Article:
Justice and Home Affairs Council configuration (JHA)
The Justice and Home Affairs Council develops cooperation and common policies on various cross-border issues, with the aim of building an EU-wide area of freedom, security and justice.
How does the Justice and Home Affairs Council work?
The Justice and Home Affairs (JHA) Council is made up of justice and home affairs ministers from all the EU member states. In general, justice ministers deal with judicial cooperation in both civil and criminal law and fundamental rights, while home affairs ministers are responsible for migration, border management and police cooperation, among other matters. However, not all EU member states have the same division of tasks between ministers. The JHA Council is also responsible for civil protection.
The JHA Council usually meets every three months.
As agreed in the EU treaties, Denmark, the United Kingdom and Ireland do not fully participate in the implementation of certain measures relating to justice and home affairs, or their participation is subject to certain conditions.
In the areas related to the Schengen acquis, discussions take place in the mixed committee format. This format is composed of the EU member states plus the 4 non-EU countries that are part of the Schengen agreement (Iceland, Liechtenstein, Norway, Switzerland). In the case of legislative measures, after a discussion in the mixed committee adoption takes place at the JHA Council, with the exception that the UK and Ireland do not vote.
About justice and home affairs policy
The Council adopts legislation, in most cases together with the European Parliament, aimed at guaranteeing fundamental rights, ensuring the free movement of people across the EU and offering citizens a high level of protection. It is responsible for asylum and immigration policies, judicial cooperation in civil and criminal matters, civil protection and the fight against serious and organised crime and terrorism. It also deals with issues related to Europe's borderless Schengen area.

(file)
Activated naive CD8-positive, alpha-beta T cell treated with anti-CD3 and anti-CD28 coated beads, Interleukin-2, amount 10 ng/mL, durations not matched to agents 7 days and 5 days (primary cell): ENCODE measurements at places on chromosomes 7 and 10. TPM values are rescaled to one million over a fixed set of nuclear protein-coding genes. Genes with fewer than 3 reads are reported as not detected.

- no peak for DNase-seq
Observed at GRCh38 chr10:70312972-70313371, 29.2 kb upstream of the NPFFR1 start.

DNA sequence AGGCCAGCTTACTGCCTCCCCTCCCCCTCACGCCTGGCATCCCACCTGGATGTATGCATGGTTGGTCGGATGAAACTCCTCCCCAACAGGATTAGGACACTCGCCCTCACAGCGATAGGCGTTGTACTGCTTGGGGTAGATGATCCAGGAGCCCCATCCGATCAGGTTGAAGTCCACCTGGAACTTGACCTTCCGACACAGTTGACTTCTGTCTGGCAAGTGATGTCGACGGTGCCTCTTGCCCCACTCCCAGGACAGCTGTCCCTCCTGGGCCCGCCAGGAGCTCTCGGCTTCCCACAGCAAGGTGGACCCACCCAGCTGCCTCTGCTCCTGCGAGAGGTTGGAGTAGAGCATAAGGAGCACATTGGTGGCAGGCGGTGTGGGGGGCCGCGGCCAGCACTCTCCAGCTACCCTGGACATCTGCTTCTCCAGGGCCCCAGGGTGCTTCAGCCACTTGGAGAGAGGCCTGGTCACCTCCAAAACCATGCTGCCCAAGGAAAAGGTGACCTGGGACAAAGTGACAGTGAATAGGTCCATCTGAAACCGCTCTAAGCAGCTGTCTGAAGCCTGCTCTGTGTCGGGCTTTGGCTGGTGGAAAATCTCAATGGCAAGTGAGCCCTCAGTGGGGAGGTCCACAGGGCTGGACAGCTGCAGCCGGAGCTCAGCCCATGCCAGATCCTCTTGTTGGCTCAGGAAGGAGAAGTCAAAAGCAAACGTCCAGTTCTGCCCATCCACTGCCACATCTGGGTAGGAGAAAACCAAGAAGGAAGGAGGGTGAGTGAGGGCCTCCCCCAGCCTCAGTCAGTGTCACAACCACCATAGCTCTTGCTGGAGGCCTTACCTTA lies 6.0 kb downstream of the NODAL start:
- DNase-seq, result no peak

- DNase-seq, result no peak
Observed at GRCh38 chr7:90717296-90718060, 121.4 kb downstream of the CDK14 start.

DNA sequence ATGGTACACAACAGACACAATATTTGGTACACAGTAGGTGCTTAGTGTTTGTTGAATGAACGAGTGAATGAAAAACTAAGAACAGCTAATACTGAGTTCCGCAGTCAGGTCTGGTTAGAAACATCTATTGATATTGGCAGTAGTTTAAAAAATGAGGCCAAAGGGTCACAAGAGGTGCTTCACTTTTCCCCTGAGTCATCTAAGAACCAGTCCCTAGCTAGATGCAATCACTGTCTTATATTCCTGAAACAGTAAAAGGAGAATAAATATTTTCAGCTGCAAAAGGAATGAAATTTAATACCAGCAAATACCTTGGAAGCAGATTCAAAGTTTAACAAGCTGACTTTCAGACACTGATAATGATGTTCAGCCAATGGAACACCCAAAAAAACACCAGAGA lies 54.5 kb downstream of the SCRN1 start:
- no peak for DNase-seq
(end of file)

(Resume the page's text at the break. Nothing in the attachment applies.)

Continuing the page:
The Council is also in charge of facilitating and strengthening coordination of member states' actions in the field of internal security. It does this by dealing with external border protection and by seeking to enhance police and customs cooperation.
Priorities of the Justice and Home Affairs Council during the Maltese Presidency
In the area of justice, the fight against terrorism and organised crime is an important priority for the Maltese presidency. The presidency will address the proposed directive on the harmonisation of the criminal offence of money laundering in the EU, as well as the proposed regulation on mutual recognition of criminal asset freezing and confiscation orders.
The presidency will continue negotiations on the revision of the current Eurojust decision, along with the proposal dealing with the establishment of the European Public Prosecutor's Office (EPPO regulation).
Regarding home affairs, the Maltese presidency will foster common European action to tackle the challenges posed by migration flows and terrorist threats.
The Maltese presidency will proceed with the implementation of the European agenda on migration. One of the priorities will be the harmonisation of the EU's asylum policy based on the proposals revising the Common European Asylum System. Particular focus will be placed on measures ensuring the effective application of the principles of solidarity and responsibility and the Dublin regulation.
The Maltese Presidency will also follow up on the new partnership framework with third countries in order to save lives in the Mediterranean, increase the rate of returns and enable migrants to stay close to home. In parallel, the presidency will continue efforts in the field of legal migration by taking forward the legislative negotiations on the revision of the blue card directive.
The reinforcement of external border management is another key issue for the Maltese presidency. In particular, the presidency aims to finalise negotiations on the proposals relating to the entry/exit system. It also intends to advance negotiations on the establishment of a European travel information and authorisation system (ETIAS).
The Maltese Presidency will take forward the discussion on the fight against terrorism and serious and organised crime. It will focus on the discussions related to the proposed legislative instrument on combatting fraud and counterfeiting of non-cash means of payment.